Luckily, the sensitivity should only last for 2-3 weeks. You can also try using a toothpaste specifically for sensitive teeth, and try to chew your food on the opposite side of the mouth from the restoration to avoid experiencing sensitivity.
When you bite down hard on your food, you’ll be putting an extensive amount of pressure on your teeth. If you’ve just had a filling, this can cause a lot of soreness and pain in your newly restored tooth. Additionally, when you bite down hard with a lot of pressure, you increase the risk of fracturing your restorative filling.
To help prevent the soreness, pain, and fracturing of your filling, bite down gently and chew your food slowly and carefully. Ensure that the teeth of your lower and upper jaw don’t contact each other painfully or with any excessive force, by slowing down the movements of your jaw and gently biting your food.
Your teeth are precious and should be taken care of as much as possible. Unfortunately, pesky bacteria in the mouth can find a home in your teeth and gums and result in cavities, which, once removed, are filled in using a restorative filling.
In some cases, individuals can develop sensitivity to sugary foods and drinks. To avoid this sensitivity, avoid excessive sweets and sugary foods following your new dental filling procedure. Generally, dental filling or not, sugary and sweet foods and drinks are harmful to your teeth, promoting bacterial growth in your mouth.
To avoid the occurrence of secondary caries, steer clear of sugar and sweets in all forms, to avoid bacterial growth around the edges or underneath of your new dental filling.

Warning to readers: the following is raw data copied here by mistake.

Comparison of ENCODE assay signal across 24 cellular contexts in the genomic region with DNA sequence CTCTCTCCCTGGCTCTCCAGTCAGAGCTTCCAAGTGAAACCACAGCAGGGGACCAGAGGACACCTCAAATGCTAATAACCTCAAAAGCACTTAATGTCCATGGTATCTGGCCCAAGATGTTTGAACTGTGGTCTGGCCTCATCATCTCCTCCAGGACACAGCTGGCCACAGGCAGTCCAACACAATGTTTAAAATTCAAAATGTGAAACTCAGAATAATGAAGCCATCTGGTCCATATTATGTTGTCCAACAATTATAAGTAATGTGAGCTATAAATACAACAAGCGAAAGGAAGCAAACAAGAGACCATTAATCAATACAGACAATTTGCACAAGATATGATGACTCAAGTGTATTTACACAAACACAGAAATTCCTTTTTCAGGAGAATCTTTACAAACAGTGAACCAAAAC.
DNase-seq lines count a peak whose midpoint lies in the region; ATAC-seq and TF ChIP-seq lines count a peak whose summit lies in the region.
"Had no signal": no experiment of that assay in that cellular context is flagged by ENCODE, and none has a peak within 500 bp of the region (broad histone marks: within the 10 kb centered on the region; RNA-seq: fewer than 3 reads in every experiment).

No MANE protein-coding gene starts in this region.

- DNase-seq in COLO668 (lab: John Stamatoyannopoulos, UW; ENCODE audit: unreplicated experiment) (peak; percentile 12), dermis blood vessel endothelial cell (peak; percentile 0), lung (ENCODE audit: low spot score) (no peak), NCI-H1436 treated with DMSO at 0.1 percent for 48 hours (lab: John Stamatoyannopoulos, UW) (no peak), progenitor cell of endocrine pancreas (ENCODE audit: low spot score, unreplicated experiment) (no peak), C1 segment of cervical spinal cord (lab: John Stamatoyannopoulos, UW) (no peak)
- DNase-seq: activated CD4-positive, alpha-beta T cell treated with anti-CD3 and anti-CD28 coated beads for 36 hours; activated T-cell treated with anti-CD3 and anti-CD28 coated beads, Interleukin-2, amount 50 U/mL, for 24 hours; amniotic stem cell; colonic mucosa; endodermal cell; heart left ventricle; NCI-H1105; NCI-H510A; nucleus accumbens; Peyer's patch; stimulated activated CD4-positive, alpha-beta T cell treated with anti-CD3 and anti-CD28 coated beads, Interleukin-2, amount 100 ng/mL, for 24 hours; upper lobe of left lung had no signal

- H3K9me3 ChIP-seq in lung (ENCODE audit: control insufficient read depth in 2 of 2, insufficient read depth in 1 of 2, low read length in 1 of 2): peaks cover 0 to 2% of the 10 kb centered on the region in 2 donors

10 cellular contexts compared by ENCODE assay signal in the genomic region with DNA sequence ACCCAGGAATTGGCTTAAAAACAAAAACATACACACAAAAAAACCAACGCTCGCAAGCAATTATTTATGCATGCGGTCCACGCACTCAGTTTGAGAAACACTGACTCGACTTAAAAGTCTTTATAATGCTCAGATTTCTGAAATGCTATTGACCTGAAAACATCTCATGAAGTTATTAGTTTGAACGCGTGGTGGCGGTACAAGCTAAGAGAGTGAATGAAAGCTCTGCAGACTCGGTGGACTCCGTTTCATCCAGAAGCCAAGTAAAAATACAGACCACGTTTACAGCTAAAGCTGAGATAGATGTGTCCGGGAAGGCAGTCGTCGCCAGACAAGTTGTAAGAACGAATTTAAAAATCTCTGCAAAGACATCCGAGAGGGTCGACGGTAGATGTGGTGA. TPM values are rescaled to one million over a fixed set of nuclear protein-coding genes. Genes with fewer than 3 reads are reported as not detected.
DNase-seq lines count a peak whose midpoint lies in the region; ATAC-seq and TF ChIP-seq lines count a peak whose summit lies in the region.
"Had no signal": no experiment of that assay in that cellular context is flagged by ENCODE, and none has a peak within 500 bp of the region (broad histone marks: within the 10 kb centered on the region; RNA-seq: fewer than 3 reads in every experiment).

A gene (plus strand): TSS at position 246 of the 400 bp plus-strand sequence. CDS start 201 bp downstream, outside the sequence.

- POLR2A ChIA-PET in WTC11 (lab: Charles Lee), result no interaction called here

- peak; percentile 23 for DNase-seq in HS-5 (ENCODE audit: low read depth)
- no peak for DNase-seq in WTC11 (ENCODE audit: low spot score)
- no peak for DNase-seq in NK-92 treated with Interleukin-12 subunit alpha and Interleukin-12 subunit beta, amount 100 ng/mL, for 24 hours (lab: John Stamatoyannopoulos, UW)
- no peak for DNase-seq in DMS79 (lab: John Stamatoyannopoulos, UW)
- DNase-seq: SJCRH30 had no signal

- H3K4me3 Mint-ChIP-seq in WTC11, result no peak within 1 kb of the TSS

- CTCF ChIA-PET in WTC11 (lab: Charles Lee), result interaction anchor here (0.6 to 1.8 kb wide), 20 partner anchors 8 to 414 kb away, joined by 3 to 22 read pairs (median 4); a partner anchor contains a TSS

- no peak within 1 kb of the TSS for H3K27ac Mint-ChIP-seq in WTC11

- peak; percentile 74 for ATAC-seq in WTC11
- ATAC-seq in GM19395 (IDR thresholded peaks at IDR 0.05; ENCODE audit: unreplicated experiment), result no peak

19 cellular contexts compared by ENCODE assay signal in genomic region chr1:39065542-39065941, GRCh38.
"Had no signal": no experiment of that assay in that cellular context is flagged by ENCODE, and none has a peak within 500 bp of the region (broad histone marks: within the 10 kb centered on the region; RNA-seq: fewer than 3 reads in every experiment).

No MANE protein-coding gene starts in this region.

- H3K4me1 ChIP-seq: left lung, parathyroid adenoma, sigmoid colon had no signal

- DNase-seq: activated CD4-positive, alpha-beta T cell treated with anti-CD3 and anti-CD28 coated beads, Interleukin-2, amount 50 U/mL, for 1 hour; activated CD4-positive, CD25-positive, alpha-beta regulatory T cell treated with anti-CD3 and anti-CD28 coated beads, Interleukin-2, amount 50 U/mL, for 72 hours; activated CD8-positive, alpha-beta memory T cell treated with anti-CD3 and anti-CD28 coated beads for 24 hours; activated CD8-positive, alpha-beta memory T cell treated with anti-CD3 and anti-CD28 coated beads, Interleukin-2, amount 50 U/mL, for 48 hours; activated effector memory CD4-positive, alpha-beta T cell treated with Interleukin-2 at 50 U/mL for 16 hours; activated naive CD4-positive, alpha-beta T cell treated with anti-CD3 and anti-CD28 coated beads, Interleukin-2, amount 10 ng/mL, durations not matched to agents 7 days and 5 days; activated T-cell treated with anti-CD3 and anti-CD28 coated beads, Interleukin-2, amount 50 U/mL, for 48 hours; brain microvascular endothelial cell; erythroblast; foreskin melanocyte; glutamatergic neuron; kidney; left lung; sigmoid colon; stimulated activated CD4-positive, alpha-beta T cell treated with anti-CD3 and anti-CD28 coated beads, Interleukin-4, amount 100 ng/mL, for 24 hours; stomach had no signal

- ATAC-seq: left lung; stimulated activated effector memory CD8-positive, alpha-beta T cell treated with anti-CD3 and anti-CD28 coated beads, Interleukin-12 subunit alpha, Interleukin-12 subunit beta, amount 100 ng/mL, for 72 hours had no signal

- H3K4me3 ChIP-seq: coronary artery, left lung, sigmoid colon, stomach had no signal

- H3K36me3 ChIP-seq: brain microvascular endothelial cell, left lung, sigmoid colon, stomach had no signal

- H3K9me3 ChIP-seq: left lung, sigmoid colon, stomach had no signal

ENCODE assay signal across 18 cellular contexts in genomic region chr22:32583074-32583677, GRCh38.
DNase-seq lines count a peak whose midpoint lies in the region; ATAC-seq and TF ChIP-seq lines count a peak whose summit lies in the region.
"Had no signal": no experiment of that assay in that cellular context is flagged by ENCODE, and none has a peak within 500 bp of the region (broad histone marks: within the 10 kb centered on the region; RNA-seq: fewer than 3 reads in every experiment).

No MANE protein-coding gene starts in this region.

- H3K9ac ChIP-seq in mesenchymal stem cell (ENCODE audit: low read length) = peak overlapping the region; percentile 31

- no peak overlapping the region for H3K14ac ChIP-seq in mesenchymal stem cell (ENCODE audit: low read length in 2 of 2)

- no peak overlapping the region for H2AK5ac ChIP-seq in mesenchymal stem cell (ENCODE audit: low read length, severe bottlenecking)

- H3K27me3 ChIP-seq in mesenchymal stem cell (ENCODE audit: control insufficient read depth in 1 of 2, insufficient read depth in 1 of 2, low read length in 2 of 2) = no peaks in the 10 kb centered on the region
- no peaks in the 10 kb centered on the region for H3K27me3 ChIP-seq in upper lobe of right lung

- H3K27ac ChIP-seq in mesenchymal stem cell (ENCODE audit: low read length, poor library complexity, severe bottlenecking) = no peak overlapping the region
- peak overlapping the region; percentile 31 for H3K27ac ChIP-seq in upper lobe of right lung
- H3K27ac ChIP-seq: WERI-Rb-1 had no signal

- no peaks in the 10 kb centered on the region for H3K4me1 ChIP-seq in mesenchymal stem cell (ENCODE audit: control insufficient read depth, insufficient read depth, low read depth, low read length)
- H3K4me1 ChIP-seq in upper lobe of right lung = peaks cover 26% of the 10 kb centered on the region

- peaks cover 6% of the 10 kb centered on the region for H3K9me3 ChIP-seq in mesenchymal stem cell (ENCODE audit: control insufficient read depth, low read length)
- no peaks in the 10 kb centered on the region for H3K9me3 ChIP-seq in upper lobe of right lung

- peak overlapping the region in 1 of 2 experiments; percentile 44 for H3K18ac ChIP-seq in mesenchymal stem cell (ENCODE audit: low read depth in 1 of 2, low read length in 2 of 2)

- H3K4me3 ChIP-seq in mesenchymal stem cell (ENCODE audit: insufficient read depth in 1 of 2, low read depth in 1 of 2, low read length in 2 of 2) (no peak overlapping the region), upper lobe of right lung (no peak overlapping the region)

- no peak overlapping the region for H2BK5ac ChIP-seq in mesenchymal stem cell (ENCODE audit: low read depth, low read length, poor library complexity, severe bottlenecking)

Sensitivity in your teeth can be heightened following a dental filling procedure, to the extent that even cold air coming in your mouth can cause sensitivity. To help this tooth sensitivity, it’s a good idea to chew your food with your mouth closed. Not only is this considered a good habit, but it can also prevent cold air from getting into your mouth while you eat and help you prevent tooth sensitivity due to cold air.
Children and adults alike can develop cavities, which can be removed and filled in with a filling to help save your tooth. A filling is a very common restorative procedure and an excellent way to help seal your teeth to prevent reinfection. However, like any procedure, fillings require a sufficient amount of time to set, harden, and for your mouth to heal after the procedure. During this time, a few simple precautions should be taken when chewing your food to ensure that your filling remains intact, and you continue to receive the nutrition your body requires.
Avoiding hard, crunchy, sticky, or chewy foods, eating with your mouth closed, and avoiding very cold or very hot foods and drinks are great ways to keep your new filling from getting damaged.
For more chewing tips for after you’ve had a filling, call Roots on Whyte Dental at 888-602-2308 or contact us here.